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With two AOC wine appellations, Auvergne has a lot to offer for wine enthusiasts. The wines of Saint-Pourçain and Côtes d’Auvergne earned AOC status in 2009 and 2010 respectively. These regal wines were once a favorite of kings, sent up the rivers of central France to the capital. Today, thanks to young winemakers, modern techniques and a push for high quality wine, the appellations are returning to their glorious past.
Saint-Pourçain wine can be traced back to Gallo-roman times, while Côtes d’Auvergne was first mentioned in the 5th century. Both wines enjoyed a place on the tables of the kings of France, and Saint-Pourçain was a favorite of the popes in Avignon. The ports of Auvergne along the Allier River sent a shipload a day to the capital in the 18th century, but the arrival of the railroad brought competition from Bordeaux and Bourgogne.
The post-war period saw a move towards quality for both appellations, with the AOVDQS label being awarded to the two regions in 1951. Almost 60 years later, the hard work paid off, with the appellations each earning the prestigious AOC label.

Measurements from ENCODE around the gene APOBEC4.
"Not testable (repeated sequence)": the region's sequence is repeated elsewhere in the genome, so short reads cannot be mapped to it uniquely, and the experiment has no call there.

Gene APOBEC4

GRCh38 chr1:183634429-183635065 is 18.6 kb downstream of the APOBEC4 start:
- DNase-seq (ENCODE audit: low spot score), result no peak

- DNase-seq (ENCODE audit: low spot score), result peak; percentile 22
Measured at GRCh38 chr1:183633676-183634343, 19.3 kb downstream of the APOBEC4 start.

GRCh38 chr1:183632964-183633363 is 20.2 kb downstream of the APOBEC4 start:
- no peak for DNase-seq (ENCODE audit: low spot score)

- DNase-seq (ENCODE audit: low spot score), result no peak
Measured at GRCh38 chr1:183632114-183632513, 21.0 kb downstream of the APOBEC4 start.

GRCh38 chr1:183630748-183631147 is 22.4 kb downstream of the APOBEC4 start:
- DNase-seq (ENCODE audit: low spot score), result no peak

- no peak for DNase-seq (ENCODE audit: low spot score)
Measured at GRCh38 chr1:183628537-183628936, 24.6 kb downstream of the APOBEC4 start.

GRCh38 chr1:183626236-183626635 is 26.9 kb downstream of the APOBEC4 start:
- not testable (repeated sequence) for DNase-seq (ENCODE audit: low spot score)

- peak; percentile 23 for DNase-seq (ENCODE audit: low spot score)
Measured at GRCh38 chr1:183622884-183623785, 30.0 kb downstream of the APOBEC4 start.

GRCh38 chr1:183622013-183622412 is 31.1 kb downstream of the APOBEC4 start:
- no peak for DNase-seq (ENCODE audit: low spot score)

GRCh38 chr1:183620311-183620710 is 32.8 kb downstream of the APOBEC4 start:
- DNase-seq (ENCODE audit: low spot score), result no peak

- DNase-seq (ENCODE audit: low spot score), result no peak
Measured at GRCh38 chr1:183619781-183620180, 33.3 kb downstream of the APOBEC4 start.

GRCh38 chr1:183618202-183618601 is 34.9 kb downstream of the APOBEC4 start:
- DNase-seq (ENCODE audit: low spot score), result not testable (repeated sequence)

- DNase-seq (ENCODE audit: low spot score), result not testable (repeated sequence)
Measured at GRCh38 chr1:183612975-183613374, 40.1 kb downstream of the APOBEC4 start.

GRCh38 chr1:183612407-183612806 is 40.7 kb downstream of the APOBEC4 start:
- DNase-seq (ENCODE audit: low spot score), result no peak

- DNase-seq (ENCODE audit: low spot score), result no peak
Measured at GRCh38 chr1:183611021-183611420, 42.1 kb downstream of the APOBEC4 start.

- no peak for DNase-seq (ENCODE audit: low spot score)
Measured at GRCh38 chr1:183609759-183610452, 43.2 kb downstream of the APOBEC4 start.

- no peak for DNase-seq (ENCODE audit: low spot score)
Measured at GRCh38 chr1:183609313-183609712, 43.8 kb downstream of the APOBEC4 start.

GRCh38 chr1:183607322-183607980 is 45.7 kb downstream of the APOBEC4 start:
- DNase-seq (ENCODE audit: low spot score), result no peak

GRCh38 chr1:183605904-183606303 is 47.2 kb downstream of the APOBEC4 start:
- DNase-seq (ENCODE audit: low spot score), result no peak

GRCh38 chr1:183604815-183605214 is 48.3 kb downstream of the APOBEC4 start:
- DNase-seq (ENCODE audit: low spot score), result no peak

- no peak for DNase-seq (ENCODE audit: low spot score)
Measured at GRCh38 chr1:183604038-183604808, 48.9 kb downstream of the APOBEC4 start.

Named for the town of Saint-Pourçain-sur-Sioule, between Vichy and Moulins, the wines of this appellation are considered by some as an extension of the Loire Valley wines. With 640 hectares of vineyards spread over 19 towns, Saint-Pourçain wine is grown in diverse soils: siliceous, clay-limestone, or sandy gravel. The white wines contain at least 90% Chardonnay and Tressalier grapes (a local variety of Sacy); Sauvignon is also sometimes included. Red wines are made with Gamay and Pinot Noir, and rosé exclusively with the Gamay varietal.
Characterised by its proximity to the Chaîne des Puys volcanic mountain range, the vineyards of the Côtes d’Auvergne benefit not only from rich, volcanic soil, but also from the Foehn effect, protecting the area from rain. In addition to the Côtes d’Auvergne name, the 800 hectares of the vineyard includes five appellations, running north to south along the Limagne Plain: Madargue, Châteaugay, Chanturgue, Corent and Boudes. White Côtes d’Auvergne wines are made exclusively with Chardonnay grapes, while Gamay is used in the rosé and red wines, combined with Pinot Noir for the latter.
Discover the winemaking heritage of the Côtes d’Auvergne. Visit the wine museum in Aubière, housed in a former wine cellar. The village of Montpeyroux, one of the Most Beautiful Villages in France, also has a rich winemaking past. The boutique of the cooperative winery, the Cave Saint Verny also offers tastings and visits.